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The Practical Effects of GDPR on Security Operations and Incident Response

The European Union’s General Data Protection Regulation (GDPR) goes into effect on May 25, 2018.  The regulation is primarily designed to protect the private data of EU citizens.

The European Union’s General Data Protection Regulation (GDPR) goes into effect on May 25, 2018.  The regulation is primarily designed to protect the private data of EU citizens.  Its ramifications will be felt far beyond the continent of Europe, however, as EU citizen data is to be protected even if the entity collecting or processing it is based outside of Europe.

Although the regulation has many different components and covers several different areas, there is one area that seems particularly relevant to the field of security operations and incident response.  As many of you are likely aware, once GDPR goes into effect, organizations will need to report data breaches within 72 hours of becoming aware of them.  As I’m sure you’ve already concluded, 72 hours is not very much time at all.  Especially given all of the information that needs to be gathered to assess the extent of a breach and report it appropriately.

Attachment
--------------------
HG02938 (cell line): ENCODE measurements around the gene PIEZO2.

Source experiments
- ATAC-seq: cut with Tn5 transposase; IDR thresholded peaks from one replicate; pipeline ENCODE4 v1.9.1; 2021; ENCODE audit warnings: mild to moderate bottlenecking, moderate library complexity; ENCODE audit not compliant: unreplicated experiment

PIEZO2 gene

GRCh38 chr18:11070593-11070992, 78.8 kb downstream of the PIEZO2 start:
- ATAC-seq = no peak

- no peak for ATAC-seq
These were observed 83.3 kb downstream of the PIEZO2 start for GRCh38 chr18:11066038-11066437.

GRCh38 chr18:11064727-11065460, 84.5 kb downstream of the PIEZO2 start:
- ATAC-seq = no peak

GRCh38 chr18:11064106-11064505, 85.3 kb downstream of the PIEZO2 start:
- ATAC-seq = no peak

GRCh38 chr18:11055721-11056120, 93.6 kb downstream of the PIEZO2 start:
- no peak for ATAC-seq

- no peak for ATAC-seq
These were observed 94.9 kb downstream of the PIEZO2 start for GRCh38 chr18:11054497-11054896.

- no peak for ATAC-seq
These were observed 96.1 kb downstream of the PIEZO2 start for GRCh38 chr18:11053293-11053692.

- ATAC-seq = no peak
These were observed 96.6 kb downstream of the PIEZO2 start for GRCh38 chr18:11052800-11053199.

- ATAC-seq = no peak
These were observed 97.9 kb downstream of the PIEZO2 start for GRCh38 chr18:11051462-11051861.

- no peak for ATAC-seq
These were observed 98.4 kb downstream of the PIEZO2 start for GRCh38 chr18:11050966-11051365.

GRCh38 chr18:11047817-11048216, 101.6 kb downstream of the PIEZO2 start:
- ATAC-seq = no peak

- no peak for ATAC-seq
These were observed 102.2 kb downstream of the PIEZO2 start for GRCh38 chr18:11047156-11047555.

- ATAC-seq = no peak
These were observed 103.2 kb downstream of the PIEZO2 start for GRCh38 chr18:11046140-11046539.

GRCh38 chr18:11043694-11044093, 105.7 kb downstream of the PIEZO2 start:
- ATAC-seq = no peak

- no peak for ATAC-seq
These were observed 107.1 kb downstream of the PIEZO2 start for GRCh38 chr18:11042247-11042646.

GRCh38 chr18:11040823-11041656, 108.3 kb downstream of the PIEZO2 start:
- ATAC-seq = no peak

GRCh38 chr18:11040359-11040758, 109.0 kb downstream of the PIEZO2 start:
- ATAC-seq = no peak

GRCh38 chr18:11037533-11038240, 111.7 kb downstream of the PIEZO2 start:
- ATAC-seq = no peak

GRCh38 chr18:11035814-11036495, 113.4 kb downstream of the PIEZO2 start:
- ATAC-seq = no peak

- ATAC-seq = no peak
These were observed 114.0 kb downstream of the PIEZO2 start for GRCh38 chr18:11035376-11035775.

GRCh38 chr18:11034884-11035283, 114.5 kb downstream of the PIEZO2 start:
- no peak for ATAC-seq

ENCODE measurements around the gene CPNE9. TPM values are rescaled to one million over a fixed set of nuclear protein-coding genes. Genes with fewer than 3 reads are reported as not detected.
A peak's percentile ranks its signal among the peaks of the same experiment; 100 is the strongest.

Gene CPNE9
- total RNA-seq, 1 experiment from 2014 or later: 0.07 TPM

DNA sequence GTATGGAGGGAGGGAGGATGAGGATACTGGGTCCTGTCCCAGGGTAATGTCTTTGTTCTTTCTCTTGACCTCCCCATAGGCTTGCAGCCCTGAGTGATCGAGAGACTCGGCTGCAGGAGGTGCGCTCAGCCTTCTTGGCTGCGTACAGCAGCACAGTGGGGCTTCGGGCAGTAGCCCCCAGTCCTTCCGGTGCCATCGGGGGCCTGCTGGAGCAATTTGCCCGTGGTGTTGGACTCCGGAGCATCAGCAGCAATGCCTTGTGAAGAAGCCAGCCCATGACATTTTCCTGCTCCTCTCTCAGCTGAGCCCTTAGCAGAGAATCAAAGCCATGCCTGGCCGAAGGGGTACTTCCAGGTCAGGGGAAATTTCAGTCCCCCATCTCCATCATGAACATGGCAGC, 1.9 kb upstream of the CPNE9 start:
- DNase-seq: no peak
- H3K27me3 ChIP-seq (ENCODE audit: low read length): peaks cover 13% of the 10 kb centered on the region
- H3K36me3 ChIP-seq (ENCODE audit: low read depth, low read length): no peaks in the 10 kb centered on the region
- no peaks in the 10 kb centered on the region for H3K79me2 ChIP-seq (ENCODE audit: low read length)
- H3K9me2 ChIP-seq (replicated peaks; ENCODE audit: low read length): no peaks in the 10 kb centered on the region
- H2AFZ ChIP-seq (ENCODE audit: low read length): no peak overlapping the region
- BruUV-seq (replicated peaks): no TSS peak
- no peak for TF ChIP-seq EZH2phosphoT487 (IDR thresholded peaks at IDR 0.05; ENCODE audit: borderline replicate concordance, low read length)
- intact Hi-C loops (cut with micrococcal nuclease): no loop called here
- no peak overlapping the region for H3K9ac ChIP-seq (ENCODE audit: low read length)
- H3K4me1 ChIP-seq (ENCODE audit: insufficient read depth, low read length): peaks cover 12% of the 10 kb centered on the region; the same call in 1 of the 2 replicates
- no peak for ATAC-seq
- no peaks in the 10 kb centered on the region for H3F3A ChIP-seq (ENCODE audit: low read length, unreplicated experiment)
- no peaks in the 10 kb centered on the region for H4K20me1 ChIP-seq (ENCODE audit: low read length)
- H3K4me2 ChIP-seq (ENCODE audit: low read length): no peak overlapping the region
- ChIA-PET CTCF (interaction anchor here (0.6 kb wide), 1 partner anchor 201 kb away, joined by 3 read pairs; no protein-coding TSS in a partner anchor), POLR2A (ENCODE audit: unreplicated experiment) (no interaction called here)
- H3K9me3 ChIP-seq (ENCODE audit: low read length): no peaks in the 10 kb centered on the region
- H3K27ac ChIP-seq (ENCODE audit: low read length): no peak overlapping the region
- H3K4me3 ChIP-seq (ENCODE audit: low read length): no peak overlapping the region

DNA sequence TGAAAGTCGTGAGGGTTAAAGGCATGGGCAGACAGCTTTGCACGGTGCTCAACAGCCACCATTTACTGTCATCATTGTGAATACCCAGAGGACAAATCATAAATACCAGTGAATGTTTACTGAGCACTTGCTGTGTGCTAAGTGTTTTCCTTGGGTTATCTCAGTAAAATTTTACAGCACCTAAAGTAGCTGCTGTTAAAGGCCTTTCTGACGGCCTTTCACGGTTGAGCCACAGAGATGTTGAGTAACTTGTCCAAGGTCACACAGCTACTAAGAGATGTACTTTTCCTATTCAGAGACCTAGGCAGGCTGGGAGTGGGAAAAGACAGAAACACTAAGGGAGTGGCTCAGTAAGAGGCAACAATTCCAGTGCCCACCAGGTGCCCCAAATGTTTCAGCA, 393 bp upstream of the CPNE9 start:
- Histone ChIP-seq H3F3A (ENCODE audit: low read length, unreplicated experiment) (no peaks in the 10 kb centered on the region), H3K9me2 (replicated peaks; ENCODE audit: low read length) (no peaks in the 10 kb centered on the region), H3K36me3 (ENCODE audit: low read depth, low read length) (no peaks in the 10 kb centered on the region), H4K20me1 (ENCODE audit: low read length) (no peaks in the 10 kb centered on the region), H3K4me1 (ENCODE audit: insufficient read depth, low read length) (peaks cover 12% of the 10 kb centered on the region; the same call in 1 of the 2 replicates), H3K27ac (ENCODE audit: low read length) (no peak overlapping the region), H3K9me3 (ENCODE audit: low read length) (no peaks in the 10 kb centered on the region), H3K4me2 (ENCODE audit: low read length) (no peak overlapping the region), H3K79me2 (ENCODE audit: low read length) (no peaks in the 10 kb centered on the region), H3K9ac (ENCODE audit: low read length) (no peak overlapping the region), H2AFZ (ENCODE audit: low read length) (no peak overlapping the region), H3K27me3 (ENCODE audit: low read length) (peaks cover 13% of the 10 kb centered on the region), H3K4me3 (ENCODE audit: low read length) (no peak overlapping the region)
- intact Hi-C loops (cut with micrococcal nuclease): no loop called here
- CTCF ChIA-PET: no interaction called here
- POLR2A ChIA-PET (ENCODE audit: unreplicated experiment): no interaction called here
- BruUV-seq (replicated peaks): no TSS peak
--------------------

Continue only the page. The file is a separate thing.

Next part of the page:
GDPRI am certainly not a lawyer or a privacy expert, but this 72 hour time window creates a number of interesting operational challenges for organizations.  Let’s take a look at a few of the ways in which GDPR may impact the day-to-day operations of security organizations.